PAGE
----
Chile: Such a Star, Until It Wasn't
Why are Chileans in such a funk?
Its students are the best-schooled in the region. Despite their sometimes fierce differences, government officials on the right and left have mostly agreed to keep the economy solvent and free of populist profligacy. The World Economic Forum ranks Chile as Latin America's most competitive economy, and despite a nasty kickback and influence-peddling scandal, one of the least corrupt.
And yet President Michelle Bachelet's approval ratings have slumped to a record low of 29 percent just months after she won the election with 62 percent of the vote.
No doubt the rolling revelations of kickbacks, graft and influence peddling over the last year have soured the mood in this Andean nation of 17 million. A corruption probe into a klatch of conservative legislators accused of taking illegal funds from an investment bank has since spread across the political aisle, implicating Bachelet's leftwing New Majority coalition.
And Bachelet's own son, Sebastian Davalos, is accused of parlaying his influence into a $10 million loan for his wife.
Bachelet has been badly shaken by the charges, and yet her response has been erratic and seemingly improvised. In a dramatic gesture, she fired her entire cabinet -- announcing her decision not in the presidential palace but, strangely, to the host of the popular variety show "Sabado Gigante." On Monday, she presented a new cabinet: "new faces" for a "new, inspiring, demanding phase," she said.
"For Bachelet, who is known for her forthrightness, this has been devastating," said Michael Shifter, president of the Inter-American Dialogue, a Washington think tank.
Bachelet's scandal won't erase Chile's achievements, but it comes as a harsh blow to a land that had prided itself on probity and best practices.
And yet these are hardly Bachelet's only woes. A socialist with a sharp left message, she has introduced a controversial packet of reforms, including stiff tax hikes, new labor laws and generous social security benefits -- all of these decisions distinguishing her from her predecessor Sebastian Pinera, a former credit card mogul who was painted as a Chilean Scrooge. She also has called for a new constitution, even though the old one works fairly well, in a move Chilean economist Daniel Birrell likened to "sailing a half-crewed Titanic at full steam at night, in a sea littered with icebergs."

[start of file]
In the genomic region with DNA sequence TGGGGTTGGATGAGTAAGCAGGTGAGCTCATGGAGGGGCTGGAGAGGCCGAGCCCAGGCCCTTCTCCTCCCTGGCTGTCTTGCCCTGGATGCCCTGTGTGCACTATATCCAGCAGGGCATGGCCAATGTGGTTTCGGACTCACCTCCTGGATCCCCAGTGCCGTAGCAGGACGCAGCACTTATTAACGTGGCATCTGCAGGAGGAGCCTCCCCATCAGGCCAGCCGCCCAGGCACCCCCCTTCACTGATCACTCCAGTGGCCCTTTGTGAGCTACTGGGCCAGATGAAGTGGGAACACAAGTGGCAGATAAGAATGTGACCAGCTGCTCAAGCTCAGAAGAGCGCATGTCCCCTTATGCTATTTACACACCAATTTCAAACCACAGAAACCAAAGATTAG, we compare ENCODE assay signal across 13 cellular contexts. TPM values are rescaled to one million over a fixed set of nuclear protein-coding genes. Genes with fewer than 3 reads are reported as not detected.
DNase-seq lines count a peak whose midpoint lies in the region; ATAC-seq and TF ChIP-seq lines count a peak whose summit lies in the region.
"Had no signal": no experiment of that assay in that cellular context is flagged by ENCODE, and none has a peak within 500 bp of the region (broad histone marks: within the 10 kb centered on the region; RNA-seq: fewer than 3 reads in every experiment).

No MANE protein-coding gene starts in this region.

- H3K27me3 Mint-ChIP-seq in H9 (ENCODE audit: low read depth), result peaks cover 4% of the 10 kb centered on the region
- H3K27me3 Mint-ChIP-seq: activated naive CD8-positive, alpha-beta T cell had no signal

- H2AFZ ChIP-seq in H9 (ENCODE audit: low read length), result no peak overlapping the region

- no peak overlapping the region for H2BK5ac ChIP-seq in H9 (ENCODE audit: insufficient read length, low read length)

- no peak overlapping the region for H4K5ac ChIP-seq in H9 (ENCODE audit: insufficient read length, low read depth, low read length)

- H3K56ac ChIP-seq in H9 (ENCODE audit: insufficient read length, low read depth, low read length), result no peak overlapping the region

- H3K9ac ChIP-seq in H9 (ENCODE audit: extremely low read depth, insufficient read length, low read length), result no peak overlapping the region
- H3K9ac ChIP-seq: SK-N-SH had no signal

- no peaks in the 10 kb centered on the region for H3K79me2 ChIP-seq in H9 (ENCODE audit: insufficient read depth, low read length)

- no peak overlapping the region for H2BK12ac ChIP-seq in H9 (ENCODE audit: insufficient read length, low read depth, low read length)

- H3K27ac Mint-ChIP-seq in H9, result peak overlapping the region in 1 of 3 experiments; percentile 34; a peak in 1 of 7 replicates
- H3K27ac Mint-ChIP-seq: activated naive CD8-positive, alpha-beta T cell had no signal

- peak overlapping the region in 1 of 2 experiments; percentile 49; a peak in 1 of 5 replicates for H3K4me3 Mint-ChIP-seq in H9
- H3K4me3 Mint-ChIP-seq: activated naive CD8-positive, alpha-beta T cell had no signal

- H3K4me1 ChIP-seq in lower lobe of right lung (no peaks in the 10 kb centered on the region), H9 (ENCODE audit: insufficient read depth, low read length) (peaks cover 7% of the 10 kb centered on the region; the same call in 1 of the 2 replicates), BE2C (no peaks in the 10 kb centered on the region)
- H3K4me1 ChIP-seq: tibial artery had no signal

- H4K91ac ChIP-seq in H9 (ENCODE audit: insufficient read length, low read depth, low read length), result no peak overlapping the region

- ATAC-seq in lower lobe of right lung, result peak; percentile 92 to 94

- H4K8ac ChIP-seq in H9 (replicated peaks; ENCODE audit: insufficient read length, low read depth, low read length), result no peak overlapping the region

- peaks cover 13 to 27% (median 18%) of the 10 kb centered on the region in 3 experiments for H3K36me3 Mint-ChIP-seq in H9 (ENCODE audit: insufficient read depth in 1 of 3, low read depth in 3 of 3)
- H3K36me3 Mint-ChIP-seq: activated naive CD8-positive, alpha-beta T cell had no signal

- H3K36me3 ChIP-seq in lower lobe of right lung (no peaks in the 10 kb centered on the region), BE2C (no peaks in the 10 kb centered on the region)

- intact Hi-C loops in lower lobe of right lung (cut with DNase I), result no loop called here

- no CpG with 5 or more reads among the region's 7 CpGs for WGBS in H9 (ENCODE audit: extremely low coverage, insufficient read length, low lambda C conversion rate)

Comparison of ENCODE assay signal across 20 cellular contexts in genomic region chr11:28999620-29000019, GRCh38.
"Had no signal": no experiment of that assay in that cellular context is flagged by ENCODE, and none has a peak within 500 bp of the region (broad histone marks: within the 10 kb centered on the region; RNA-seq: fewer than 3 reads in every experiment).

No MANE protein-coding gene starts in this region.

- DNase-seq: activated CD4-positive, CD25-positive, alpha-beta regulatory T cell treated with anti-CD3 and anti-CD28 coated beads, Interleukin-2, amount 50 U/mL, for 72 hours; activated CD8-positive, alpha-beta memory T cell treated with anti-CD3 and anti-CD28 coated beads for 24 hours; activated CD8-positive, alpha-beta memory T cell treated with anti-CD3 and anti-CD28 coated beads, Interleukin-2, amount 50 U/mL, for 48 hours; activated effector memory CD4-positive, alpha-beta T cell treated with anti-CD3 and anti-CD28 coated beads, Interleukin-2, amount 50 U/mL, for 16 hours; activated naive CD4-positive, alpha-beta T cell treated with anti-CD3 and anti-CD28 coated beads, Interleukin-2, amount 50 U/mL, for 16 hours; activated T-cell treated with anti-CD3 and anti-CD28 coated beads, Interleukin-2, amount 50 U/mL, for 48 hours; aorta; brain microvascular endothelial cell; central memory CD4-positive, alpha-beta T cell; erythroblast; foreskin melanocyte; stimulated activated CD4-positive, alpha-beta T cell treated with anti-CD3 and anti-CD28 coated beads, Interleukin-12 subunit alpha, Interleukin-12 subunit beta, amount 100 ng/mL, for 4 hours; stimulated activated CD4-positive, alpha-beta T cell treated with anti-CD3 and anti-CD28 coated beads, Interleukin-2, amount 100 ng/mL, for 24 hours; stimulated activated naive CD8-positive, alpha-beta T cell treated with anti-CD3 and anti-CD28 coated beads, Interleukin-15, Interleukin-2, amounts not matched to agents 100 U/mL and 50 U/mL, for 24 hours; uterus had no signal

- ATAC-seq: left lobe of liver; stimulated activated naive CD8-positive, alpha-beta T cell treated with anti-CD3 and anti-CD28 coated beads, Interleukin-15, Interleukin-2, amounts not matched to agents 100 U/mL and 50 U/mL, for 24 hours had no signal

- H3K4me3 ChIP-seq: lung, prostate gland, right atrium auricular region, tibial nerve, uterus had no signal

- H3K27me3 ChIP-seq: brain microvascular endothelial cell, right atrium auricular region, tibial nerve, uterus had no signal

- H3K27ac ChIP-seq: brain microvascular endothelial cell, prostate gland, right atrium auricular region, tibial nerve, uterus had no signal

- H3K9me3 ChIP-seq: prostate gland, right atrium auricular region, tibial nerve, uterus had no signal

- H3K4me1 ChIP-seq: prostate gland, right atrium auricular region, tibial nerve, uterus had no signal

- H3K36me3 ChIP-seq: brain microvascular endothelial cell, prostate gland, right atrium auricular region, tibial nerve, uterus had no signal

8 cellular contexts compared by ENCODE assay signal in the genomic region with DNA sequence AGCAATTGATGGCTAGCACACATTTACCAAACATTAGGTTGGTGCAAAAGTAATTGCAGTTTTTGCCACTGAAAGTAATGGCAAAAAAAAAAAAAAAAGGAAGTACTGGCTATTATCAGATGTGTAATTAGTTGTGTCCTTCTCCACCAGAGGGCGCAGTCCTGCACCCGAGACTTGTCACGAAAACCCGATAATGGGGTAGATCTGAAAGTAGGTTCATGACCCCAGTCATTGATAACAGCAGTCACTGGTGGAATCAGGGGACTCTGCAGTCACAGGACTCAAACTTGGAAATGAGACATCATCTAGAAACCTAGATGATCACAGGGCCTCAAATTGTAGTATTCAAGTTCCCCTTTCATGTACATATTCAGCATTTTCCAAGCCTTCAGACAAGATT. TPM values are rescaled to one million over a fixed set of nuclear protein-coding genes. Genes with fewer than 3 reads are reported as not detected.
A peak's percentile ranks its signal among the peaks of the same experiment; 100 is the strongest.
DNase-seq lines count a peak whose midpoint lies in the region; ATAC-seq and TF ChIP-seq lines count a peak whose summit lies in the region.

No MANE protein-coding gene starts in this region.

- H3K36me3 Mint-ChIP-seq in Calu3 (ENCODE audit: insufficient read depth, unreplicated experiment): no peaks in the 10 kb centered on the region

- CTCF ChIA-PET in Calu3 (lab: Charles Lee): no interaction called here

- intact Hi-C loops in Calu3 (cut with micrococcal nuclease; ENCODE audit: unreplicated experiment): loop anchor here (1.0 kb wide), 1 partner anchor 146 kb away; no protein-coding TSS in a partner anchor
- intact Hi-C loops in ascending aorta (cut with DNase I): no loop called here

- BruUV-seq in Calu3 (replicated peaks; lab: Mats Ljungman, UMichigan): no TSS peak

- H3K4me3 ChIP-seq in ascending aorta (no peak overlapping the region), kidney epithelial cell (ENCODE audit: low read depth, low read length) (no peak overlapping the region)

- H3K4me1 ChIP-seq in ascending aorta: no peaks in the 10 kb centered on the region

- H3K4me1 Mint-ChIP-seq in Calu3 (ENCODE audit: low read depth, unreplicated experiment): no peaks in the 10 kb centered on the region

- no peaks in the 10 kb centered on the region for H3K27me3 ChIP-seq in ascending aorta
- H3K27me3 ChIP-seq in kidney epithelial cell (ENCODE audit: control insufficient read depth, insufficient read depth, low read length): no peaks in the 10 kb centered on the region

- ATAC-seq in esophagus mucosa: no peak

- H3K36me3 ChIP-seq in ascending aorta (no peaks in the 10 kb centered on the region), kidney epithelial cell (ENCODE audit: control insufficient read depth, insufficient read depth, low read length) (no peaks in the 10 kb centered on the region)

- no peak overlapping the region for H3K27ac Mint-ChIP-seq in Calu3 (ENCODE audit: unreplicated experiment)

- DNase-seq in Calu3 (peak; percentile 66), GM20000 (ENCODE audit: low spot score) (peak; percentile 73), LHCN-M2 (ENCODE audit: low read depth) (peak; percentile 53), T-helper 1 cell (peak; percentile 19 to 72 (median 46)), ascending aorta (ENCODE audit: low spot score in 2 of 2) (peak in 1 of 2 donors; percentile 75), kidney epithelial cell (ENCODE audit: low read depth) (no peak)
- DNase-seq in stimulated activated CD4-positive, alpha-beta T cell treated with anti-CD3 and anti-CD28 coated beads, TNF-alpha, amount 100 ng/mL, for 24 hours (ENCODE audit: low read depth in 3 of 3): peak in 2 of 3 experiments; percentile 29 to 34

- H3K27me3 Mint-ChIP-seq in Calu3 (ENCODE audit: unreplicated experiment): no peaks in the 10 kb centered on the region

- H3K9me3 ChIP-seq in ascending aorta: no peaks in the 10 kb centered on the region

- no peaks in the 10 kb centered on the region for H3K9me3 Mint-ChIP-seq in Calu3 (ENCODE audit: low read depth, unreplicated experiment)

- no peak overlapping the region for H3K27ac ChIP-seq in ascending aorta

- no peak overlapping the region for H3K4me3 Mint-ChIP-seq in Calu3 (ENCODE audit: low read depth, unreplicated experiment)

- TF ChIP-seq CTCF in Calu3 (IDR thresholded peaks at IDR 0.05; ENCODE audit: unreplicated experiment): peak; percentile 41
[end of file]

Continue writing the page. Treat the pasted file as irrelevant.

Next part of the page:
One of her most divisive proposals is to overhaul the Chilean classroom. This year, she ended tuition for kindergarten through high school, and she is now flogging a bill to make universities free as well.
Two noted education scholars recently backed the rebels' grievances, calling Chile's privately run, publicly financed education "miracle" a mirage.
But the students are marching again to keep Bachelet at her word to abolish for-profit schooling and demand a greater say in education policy.
However, Chile's public-private school system needs to be fixed, not junked. University enrollment has soared almost 10-fold since 1980; from 1995 to 2009, Chilean students improved in math, reading and science at twice the rate of their peers in the U.S., a Harvard University study showed.
Bachelet may be a victim of her country's fading success. Chile shines in Latin America, but it trails the 34 most developed nations of the Organization for Economic Cooperation and Develpment in income inequality, and its students placed a lowly 44th place among 65 nations in reading skills.
"Chileans have seen 20 years of incremental progress and are impatient," said Shifter of the Washington think tank.
Backers of a returning leader also tend to romanticize the past and bring unrealistic expectations, said Javier Corrales, a political scientist at Amherst College. "Returning presidents, with few exceptions, are likely to be more disappointing than your average new president," he said.
Chileans want an above-average president, and they want more than incremental progress. No wonder they're in a funk.
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